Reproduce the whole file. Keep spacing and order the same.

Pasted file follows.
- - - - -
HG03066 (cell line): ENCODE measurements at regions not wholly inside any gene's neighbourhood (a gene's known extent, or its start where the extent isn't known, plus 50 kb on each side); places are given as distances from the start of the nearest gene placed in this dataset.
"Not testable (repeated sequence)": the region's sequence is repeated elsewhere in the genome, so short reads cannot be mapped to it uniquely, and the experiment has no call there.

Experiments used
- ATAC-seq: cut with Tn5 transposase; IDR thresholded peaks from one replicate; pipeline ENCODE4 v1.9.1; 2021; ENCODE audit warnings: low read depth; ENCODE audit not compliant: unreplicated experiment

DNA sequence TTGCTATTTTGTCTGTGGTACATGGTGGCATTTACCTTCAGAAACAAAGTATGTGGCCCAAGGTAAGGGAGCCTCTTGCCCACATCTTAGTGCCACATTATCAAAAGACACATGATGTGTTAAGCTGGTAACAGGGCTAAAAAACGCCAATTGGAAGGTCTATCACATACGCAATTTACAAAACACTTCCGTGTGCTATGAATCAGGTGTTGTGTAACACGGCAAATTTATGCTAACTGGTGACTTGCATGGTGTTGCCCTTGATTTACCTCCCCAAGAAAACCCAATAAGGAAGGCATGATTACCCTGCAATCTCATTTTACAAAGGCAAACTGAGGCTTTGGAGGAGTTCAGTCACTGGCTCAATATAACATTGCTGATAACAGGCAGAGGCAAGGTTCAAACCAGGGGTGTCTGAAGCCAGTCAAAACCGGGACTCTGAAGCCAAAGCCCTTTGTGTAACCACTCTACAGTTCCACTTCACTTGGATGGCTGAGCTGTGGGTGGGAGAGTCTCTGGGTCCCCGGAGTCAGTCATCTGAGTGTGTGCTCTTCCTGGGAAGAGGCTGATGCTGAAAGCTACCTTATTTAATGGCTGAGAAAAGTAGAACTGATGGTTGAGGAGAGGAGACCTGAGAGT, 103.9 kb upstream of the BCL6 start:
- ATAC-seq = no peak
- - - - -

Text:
HG03066 (cell line): ENCODE measurements at regions not wholly inside any gene's neighbourhood (a gene's known extent, or its start where the extent isn't known, plus 50 kb on each side); places are given as distances from the start of the nearest gene placed in this dataset.
"Not testable (repeated sequence)": the region's sequence is repeated elsewhere in the genome, so short reads cannot be mapped to it uniquely, and the experiment has no call there.

Experiments used
- ATAC-seq: cut with Tn5 transposase; IDR thresholded peaks from one replicate; pipeline ENCODE4 v1.9.1; 2021; ENCODE audit warnings: low read depth; ENCODE audit not compliant: unreplicated experiment

DNA sequence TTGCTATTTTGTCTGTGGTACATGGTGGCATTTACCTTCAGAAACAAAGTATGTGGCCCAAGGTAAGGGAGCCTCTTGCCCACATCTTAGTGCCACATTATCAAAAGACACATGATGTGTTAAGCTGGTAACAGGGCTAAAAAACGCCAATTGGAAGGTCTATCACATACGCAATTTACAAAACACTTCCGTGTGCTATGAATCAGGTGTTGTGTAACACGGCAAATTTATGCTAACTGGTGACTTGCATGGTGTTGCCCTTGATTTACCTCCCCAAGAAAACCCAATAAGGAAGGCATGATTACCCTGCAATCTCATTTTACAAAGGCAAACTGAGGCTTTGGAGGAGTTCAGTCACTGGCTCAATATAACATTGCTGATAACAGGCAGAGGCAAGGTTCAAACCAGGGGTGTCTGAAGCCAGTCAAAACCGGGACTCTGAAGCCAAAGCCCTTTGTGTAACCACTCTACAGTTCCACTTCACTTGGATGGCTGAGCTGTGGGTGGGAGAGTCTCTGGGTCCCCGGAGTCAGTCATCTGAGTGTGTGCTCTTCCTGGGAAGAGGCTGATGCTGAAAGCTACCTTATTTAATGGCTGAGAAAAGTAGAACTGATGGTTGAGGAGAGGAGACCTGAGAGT, 103.9 kb upstream of the BCL6 start:
- ATAC-seq = no peak